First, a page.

Tuesday, May 10, 2005

Energy Prices and the Low-Income Family


It's a bad time to be broke in America. While most people are focusing on gasoline prices, there are other areas where energy costs are depleting consumer bank accounts, and posing a health risk as well. Low-income households spend much more of their income on energy bills than do families with median incomes. This "energy burden," can be substantial for many Americans. According to the US Department of Energy, some elderly participants of energy assistance programs, and who live on fixed incomes, pay as much as 35% of their annual incomes for energy bills. Though many of these individuals don't drive, a large proportion do. Additionally, they may live far from public transporation (which requires a car, insurance, and fuel). This leaves less to spend on energy-efficiency technologies like compact fluorescents, improved windows, and God-forbid, solar photovoltaic panels or micro-wind turbines. Energy crises disproportionately affect lower-income citizens, and we can only expect more as cities grow and consumption right along with it.

So how are things looking for the future? We're well aware that citizens of the so-called "developed" Western world consume far more energy than our "third-world" brethren; the U.S. is the world's leading oil consumer, using over 26 percent of daily consumption despite having less than 5 percent of the world's population. Around 70% of our fossil fuel imports are used for transportation alone. In developing nations, power outages and limited access to personal transport are a way of life. Unfortunately, America's high standard of living equates to high energy use. Now we are realizing a supply and demand inbalance, not just in oil but in electrical generation as well. About 24% of our power needs are met with natural gas (methane), and more than 70% of new homes are heated with it. A majority of the world's methane reserves are in Russia, Qatar, and Iran. Fun times ahead, eh?

The key to our continued economic growth, or even sustained basic living conditions for lower-income residents, is conservation and implementation of energy-efficiency measures on a broad scale.

4 Comments:

Blogger Dale said...

Share with us some of your widescale energy conservation ideas Emil.

11:45 AM  
Blogger emeeul said...

Lots can be done, sir banks. If you're talking home measures, the obvious things are not to leave appliances and lights on when not in use. High-efficiency Energy-Star rated appliances such as fridges, washers and dryers, computers etc. are a good start. Remember than fans only cool skin, they do nothing if no one is in the room. Ventilation is key for homes without air. Trees and shading reduce the cooling load in summer, and heating load from wind in winter. Insulate your house and roof, that is key. Of course, you can get into really expensive measures to conserve, as well as produce your own renewable power (which can feed into the grid and reduce bills considerably, at higher initial cost outlay).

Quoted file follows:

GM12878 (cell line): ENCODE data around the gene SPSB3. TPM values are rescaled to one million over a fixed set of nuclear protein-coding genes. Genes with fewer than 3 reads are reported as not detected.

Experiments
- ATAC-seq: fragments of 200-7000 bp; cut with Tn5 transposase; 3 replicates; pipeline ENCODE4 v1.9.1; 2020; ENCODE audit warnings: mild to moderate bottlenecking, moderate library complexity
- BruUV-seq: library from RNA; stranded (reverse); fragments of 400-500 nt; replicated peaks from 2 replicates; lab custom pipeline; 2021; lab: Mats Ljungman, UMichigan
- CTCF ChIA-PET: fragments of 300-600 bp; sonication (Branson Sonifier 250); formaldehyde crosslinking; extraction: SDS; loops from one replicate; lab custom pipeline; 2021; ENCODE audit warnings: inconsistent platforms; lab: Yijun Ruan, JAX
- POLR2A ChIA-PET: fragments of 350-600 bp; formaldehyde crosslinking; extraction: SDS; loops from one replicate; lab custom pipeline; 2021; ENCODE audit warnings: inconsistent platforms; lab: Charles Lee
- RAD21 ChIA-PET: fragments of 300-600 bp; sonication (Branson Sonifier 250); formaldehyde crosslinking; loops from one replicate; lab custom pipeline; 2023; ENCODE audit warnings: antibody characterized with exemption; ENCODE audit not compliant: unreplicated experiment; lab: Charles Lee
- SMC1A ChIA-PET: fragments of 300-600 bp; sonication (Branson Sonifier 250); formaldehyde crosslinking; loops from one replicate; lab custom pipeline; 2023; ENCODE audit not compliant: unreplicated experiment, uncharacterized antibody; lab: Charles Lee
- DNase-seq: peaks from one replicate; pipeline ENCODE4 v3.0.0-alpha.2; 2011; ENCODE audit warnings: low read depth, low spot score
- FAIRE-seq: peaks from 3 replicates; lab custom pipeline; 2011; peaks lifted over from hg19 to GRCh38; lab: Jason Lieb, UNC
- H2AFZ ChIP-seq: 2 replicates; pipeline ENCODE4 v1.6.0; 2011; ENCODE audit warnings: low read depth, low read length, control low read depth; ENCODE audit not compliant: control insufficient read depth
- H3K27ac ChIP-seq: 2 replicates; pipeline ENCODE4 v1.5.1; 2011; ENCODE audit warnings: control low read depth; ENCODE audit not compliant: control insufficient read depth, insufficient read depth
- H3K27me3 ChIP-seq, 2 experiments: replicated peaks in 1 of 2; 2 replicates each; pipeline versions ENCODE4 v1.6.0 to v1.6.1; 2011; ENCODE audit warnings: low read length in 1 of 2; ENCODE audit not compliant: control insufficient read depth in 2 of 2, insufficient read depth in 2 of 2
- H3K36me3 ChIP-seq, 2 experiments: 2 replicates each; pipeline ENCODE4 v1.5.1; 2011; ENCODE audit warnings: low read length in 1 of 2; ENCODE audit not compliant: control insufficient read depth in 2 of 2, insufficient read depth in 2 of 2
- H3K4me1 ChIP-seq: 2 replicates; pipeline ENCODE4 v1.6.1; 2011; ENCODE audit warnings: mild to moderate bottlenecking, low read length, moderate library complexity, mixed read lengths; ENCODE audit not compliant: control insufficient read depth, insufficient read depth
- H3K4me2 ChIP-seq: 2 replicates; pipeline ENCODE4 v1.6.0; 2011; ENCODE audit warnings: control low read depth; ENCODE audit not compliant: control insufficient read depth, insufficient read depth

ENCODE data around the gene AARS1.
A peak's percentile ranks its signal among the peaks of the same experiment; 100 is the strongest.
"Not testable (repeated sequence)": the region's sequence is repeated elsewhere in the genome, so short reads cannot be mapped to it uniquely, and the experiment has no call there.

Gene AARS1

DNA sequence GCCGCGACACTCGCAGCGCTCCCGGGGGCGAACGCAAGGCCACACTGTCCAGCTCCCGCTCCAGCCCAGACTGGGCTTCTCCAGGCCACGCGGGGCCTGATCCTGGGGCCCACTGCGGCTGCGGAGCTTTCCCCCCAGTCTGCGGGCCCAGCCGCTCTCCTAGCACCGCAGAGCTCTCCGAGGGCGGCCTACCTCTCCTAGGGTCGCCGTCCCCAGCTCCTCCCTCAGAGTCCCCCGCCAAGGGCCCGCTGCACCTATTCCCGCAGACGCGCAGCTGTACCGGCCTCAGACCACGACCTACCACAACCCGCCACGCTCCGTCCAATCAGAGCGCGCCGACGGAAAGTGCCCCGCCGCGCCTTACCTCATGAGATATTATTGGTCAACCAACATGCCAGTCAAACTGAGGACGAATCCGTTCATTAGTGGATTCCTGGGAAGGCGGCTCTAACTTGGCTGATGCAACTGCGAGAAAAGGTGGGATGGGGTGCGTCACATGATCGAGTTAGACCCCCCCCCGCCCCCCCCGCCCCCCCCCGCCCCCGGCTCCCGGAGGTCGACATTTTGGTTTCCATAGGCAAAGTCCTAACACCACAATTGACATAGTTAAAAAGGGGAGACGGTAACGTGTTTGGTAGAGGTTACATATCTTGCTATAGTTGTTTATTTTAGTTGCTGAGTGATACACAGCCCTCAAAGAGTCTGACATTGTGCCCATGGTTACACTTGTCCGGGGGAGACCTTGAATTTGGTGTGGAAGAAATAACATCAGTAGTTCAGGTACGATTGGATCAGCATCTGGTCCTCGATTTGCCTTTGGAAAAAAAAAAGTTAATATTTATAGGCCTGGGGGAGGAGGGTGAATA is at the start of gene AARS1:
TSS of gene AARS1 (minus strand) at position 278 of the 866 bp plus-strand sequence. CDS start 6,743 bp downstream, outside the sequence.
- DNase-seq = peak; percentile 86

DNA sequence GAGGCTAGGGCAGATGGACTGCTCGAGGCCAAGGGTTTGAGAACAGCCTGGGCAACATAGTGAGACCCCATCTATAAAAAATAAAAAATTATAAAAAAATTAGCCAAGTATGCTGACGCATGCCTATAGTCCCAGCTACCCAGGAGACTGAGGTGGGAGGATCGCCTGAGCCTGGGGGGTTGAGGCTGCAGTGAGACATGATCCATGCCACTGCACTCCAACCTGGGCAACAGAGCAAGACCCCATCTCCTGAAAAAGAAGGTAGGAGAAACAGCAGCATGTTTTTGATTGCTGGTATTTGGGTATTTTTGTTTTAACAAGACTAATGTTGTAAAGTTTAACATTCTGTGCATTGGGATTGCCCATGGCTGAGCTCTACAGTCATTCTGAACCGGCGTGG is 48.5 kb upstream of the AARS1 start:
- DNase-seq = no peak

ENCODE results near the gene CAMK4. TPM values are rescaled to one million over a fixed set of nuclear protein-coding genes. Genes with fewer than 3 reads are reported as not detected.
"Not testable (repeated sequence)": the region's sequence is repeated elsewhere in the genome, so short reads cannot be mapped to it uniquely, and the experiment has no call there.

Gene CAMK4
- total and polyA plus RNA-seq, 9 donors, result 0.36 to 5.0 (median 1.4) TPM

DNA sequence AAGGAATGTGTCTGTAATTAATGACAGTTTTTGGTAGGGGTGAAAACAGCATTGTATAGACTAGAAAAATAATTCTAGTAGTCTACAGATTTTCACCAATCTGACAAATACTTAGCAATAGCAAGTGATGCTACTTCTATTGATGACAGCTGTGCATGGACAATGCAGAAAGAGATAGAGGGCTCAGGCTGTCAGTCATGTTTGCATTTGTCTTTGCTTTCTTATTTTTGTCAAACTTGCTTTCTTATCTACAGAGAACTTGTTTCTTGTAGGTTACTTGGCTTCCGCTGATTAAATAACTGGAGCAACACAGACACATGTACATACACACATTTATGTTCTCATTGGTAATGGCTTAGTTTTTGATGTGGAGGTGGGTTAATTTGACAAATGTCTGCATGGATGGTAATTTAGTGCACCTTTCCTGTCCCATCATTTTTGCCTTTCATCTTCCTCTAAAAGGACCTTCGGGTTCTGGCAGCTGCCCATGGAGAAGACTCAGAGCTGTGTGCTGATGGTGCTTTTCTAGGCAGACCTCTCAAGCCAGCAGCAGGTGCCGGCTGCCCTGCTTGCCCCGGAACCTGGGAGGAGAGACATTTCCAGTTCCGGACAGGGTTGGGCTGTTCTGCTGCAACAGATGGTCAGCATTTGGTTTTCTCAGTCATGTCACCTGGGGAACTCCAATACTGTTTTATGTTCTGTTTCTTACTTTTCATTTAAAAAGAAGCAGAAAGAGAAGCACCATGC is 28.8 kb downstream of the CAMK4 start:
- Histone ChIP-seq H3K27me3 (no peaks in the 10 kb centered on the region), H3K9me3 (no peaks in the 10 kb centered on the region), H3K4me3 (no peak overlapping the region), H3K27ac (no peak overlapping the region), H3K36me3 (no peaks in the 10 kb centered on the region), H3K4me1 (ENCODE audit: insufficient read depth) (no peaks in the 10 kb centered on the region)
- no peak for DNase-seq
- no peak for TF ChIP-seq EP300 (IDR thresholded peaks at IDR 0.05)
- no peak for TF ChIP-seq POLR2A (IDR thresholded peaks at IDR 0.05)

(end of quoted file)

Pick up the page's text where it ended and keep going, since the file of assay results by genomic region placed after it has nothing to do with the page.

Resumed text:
On the transport front, live closer to work if possible. Ride your bike, and/or telecommute. Use public transportation. Share cars. Buy a 50mpg diesel (but use cleaner-burning biodiesel and support American farmers).

These are the obvious ones. Of course all require some sort of responsibility and motivation. Most are cheap or easy to phase in over time.

For future planning, electricity will probably be cheaper than natural gas. Funny though, most of our power plants now burn gas. Coal for power generation is the cheapest fuel available, and the most common in America. It's just very dirty. If nuclear comes on line, electricity will stay fairly inexpensive. Methane from landfills may play a greaer role, as will wind and solar, but to a lesser extent. Sadly, anything coming on a ship from another nation will be more costly (ie oil and liquified natural gas), so localized forms of energy are best to plan for.

If we want to go a renewable route, EVERYONE will have to reduce their energy consumption greatly. Daylighting with lo-emissivity windows may be mandatory for offices.

Visit EPA for more info.

12:01 PM  
Blogger Dale said...

With the current housing market boom, how will that affect energy prices? Are new homes currently being outfitted with energy saving appliances and fixtures? Is there any lobbying being done to have builders install solar panels on new homes?

12:14 PM  
Blogger Dale said...

Wouldn't the government benefit by installing solar panels and energy saving devices in public and low income housing? I would assume that those who live in public and low incoming housing work less/spend more time at home which would translate to higher energy costs for the taxpayer.

12:20 PM  

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